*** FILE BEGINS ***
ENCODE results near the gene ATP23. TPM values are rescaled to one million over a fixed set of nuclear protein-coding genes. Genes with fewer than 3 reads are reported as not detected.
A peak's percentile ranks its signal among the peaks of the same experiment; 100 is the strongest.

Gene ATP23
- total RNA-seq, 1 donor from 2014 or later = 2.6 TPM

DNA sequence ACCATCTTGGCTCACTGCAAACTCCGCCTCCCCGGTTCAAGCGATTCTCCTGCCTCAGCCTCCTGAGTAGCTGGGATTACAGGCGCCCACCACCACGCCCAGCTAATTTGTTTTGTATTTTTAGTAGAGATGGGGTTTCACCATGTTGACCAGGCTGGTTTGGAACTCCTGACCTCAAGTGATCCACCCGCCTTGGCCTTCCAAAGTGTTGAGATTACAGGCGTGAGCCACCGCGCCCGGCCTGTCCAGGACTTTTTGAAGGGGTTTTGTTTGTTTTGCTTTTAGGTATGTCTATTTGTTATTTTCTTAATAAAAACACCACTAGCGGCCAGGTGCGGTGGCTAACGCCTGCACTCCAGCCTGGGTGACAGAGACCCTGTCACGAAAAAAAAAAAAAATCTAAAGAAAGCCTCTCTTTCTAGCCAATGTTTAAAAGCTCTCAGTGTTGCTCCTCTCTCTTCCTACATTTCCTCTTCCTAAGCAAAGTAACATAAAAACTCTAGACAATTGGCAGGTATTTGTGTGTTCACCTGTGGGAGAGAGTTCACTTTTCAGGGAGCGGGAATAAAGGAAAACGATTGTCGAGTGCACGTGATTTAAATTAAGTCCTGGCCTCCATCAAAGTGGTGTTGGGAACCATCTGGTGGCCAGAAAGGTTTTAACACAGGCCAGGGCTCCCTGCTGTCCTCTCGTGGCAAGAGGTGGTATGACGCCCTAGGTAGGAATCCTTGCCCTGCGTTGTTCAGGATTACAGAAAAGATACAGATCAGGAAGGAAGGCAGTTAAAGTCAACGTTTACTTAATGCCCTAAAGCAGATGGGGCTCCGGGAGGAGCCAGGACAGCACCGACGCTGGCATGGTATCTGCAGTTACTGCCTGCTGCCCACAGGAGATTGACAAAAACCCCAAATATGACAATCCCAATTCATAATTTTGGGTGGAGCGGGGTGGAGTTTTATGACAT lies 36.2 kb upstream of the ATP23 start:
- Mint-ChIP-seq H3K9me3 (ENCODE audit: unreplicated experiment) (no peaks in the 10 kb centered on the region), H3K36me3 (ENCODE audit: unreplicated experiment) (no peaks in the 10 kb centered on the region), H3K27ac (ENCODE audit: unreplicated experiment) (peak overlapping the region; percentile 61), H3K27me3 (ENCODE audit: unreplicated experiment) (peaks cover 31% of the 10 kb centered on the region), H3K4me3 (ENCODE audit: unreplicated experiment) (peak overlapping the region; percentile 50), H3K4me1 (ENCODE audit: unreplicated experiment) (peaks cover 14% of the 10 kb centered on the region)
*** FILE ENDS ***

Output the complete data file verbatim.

ENCODE results near the gene ATP23. TPM values are rescaled to one million over a fixed set of nuclear protein-coding genes. Genes with fewer than 3 reads are reported as not detected.
A peak's percentile ranks its signal among the peaks of the same experiment; 100 is the strongest.

Gene ATP23
- total RNA-seq, 1 donor from 2014 or later = 2.6 TPM

DNA sequence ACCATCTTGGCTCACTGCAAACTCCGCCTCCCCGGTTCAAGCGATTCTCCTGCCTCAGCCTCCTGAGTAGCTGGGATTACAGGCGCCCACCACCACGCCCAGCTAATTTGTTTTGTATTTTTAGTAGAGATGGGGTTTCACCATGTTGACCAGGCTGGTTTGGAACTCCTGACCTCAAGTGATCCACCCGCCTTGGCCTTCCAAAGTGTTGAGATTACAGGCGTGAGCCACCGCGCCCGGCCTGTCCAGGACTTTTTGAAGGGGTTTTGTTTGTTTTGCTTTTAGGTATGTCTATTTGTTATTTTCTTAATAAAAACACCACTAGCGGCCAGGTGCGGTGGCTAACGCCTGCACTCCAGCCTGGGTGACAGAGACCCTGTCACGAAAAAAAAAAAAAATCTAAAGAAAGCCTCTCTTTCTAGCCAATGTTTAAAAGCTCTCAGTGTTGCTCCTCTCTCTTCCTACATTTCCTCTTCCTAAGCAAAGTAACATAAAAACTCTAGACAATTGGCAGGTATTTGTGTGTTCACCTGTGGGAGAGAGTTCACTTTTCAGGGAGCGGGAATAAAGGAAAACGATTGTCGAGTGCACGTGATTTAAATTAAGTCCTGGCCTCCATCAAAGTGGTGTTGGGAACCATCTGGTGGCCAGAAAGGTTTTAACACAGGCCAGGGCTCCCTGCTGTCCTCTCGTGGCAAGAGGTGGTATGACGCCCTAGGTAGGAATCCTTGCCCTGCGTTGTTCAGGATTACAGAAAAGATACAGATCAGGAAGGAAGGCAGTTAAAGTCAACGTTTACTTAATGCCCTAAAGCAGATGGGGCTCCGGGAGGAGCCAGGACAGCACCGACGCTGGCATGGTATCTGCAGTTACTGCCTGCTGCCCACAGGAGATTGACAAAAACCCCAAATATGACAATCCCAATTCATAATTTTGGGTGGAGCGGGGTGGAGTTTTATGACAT lies 36.2 kb upstream of the ATP23 start:
- Mint-ChIP-seq H3K9me3 (ENCODE audit: unreplicated experiment) (no peaks in the 10 kb centered on the region), H3K36me3 (ENCODE audit: unreplicated experiment) (no peaks in the 10 kb centered on the region), H3K27ac (ENCODE audit: unreplicated experiment) (peak overlapping the region; percentile 61), H3K27me3 (ENCODE audit: unreplicated experiment) (peaks cover 31% of the 10 kb centered on the region), H3K4me3 (ENCODE audit: unreplicated experiment) (peak overlapping the region; percentile 50), H3K4me1 (ENCODE audit: unreplicated experiment) (peaks cover 14% of the 10 kb centered on the region)